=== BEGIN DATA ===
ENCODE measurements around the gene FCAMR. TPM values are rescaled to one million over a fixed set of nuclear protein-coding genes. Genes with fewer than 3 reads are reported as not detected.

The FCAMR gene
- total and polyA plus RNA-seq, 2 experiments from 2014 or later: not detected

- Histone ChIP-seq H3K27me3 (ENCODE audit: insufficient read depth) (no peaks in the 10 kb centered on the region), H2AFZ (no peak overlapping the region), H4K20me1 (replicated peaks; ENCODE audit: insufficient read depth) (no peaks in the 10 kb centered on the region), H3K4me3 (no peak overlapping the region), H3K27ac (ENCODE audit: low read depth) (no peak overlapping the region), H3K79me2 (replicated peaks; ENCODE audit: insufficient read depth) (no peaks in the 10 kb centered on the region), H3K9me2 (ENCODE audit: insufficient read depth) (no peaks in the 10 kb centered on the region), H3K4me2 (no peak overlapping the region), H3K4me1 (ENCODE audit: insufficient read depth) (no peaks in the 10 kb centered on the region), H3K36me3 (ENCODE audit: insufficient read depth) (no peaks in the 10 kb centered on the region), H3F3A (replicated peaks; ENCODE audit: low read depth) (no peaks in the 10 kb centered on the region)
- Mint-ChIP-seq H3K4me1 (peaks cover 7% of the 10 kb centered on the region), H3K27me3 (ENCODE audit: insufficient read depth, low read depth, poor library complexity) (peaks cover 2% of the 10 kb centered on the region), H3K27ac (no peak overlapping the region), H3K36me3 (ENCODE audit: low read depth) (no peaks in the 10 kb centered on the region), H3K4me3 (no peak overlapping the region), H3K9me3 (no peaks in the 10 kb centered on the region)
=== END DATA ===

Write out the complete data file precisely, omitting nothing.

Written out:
ENCODE measurements around the gene FCAMR. TPM values are rescaled to one million over a fixed set of nuclear protein-coding genes. Genes with fewer than 3 reads are reported as not detected.

The FCAMR gene
- total and polyA plus RNA-seq, 2 experiments from 2014 or later: not detected

- Histone ChIP-seq H3K27me3 (ENCODE audit: insufficient read depth) (no peaks in the 10 kb centered on the region), H2AFZ (no peak overlapping the region), H4K20me1 (replicated peaks; ENCODE audit: insufficient read depth) (no peaks in the 10 kb centered on the region), H3K4me3 (no peak overlapping the region), H3K27ac (ENCODE audit: low read depth) (no peak overlapping the region), H3K79me2 (replicated peaks; ENCODE audit: insufficient read depth) (no peaks in the 10 kb centered on the region), H3K9me2 (ENCODE audit: insufficient read depth) (no peaks in the 10 kb centered on the region), H3K4me2 (no peak overlapping the region), H3K4me1 (ENCODE audit: insufficient read depth) (no peaks in the 10 kb centered on the region), H3K36me3 (ENCODE audit: insufficient read depth) (no peaks in the 10 kb centered on the region), H3F3A (replicated peaks; ENCODE audit: low read depth) (no peaks in the 10 kb centered on the region)
- Mint-ChIP-seq H3K4me1 (peaks cover 7% of the 10 kb centered on the region), H3K27me3 (ENCODE audit: insufficient read depth, low read depth, poor library complexity) (peaks cover 2% of the 10 kb centered on the region), H3K27ac (no peak overlapping the region), H3K36me3 (ENCODE audit: low read depth) (no peaks in the 10 kb centered on the region), H3K4me3 (no peak overlapping the region), H3K9me3 (no peaks in the 10 kb centered on the region)